The Sanders campaign said the senator does support closing the gun-show loophole, which allows unlicensed dealers to sell weapons without a background check. He also wants to make “straw man” purchases a federal crime, ban semi-automatic assault weapons and launch a renewed focus on mental health.

While gun control is not a featured issued on the Sanders campaign website, FeelTheBern.org says the candidate believes in a “middle ground solution.”

“Bernie believes that gun control is largely a state issue because attitudes and actions with regards to firearms differ greatly between rural and urban communities.”

The website is built and maintained by volunteers who have no official affiliation with Sanders.

By comparison, Clinton’s proposals are much more aggressive and she lays out her public record on the issue—as First Lady when she supported the Brady Bill and background checks, and as a U.S. Senator when she co-sponsored legislation to re-instate the assault weapons ban. Clinton has vowed to close the “Charleston loophole,” which allows a gun sale to proceed without a background check if that check has not been completed within three days.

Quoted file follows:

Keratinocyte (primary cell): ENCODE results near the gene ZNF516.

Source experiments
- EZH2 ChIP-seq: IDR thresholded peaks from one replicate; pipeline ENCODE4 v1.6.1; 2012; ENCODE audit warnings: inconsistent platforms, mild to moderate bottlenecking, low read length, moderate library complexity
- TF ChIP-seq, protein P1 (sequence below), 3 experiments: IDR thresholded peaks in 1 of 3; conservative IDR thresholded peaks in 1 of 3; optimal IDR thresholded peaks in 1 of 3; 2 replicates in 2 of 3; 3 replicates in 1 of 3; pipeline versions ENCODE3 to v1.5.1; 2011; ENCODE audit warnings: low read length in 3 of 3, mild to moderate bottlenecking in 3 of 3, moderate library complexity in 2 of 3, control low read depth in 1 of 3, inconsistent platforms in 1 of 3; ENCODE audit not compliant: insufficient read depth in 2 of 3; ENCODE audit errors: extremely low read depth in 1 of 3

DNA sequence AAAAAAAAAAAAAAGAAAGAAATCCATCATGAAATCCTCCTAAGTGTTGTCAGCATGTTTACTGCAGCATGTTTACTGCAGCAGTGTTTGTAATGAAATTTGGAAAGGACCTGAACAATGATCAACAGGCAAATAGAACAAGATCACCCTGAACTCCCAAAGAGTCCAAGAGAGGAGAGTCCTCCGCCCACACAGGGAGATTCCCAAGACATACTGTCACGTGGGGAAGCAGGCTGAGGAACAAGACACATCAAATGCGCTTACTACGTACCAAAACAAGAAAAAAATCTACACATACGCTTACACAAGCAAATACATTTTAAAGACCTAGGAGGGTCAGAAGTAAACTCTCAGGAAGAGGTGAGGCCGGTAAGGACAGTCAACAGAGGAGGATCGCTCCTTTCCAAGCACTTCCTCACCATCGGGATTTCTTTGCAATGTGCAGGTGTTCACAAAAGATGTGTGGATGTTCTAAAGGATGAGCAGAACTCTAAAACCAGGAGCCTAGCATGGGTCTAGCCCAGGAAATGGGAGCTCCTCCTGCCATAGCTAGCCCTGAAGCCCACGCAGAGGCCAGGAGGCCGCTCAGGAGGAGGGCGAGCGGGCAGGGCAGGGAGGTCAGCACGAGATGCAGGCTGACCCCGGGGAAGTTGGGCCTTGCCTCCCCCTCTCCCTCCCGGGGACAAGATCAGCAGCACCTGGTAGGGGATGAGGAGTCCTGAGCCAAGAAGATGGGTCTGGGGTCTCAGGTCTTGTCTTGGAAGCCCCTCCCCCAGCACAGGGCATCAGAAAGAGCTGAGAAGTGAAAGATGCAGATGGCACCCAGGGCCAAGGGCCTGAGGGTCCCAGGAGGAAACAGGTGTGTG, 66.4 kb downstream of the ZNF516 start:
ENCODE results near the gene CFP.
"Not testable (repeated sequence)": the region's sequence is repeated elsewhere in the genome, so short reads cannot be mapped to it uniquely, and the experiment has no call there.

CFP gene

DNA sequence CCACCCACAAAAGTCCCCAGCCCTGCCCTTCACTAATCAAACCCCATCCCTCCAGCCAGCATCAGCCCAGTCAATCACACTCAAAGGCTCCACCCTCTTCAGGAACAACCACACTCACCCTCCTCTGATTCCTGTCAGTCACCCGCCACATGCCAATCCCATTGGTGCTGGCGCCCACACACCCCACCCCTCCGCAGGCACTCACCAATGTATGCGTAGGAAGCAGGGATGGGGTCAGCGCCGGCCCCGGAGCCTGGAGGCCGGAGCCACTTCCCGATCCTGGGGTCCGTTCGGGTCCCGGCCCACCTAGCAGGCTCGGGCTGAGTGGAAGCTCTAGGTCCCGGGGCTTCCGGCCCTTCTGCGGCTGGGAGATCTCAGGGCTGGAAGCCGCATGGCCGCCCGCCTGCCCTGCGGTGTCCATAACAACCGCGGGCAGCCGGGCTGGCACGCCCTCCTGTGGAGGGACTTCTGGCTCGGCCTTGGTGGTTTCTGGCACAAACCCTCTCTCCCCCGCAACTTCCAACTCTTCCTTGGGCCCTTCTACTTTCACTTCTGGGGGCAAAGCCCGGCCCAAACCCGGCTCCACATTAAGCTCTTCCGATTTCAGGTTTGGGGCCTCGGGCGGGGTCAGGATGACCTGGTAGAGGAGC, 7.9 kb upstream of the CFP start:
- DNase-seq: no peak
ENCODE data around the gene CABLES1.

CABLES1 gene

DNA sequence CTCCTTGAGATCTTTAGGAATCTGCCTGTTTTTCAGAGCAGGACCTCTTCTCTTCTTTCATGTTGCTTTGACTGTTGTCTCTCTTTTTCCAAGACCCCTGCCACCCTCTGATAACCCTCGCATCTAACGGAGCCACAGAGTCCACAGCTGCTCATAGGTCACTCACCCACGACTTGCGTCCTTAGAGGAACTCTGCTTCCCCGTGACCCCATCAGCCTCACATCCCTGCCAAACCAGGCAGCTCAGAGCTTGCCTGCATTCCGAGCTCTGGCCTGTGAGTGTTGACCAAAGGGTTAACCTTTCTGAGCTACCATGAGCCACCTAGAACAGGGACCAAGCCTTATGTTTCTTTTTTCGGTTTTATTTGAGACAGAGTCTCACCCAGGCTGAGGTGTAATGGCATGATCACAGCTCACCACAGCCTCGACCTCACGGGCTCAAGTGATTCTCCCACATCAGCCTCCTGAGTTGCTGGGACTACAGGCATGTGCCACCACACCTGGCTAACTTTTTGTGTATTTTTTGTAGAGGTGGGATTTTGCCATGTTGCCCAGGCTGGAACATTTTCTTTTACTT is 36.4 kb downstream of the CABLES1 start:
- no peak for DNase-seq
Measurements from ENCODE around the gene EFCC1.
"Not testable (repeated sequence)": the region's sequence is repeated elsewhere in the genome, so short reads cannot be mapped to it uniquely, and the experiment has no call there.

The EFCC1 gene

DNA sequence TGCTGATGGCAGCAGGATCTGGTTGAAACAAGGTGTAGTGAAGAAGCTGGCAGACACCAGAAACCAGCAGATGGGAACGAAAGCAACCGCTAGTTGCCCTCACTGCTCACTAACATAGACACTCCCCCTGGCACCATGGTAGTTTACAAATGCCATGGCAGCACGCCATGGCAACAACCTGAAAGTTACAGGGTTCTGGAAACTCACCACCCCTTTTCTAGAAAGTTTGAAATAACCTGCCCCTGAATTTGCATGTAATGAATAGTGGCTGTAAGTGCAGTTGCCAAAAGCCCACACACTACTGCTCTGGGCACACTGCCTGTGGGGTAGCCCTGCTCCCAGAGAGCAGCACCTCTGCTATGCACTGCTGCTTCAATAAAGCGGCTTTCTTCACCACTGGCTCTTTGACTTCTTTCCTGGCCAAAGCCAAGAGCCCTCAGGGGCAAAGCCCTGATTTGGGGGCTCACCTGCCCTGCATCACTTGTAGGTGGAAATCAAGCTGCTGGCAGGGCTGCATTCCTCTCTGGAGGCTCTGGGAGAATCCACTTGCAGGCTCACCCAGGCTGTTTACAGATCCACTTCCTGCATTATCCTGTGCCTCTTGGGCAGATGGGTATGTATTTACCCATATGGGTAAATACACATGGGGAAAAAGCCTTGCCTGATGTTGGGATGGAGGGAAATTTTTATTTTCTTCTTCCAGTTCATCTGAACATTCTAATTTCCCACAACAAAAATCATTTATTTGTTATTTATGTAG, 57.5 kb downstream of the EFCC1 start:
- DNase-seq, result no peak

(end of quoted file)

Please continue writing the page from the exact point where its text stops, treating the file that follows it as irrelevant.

There are few who believe that Sanders stands a real chance of winning in states like South Carolina— with its markedly more diverse electorate.  Clinton, with the new ad and a throng of issue-driven surrogates, is out to prove that Sanders is disconnected, that he doesn’t know how “real” Americans live and that he doesn’t know how to govern.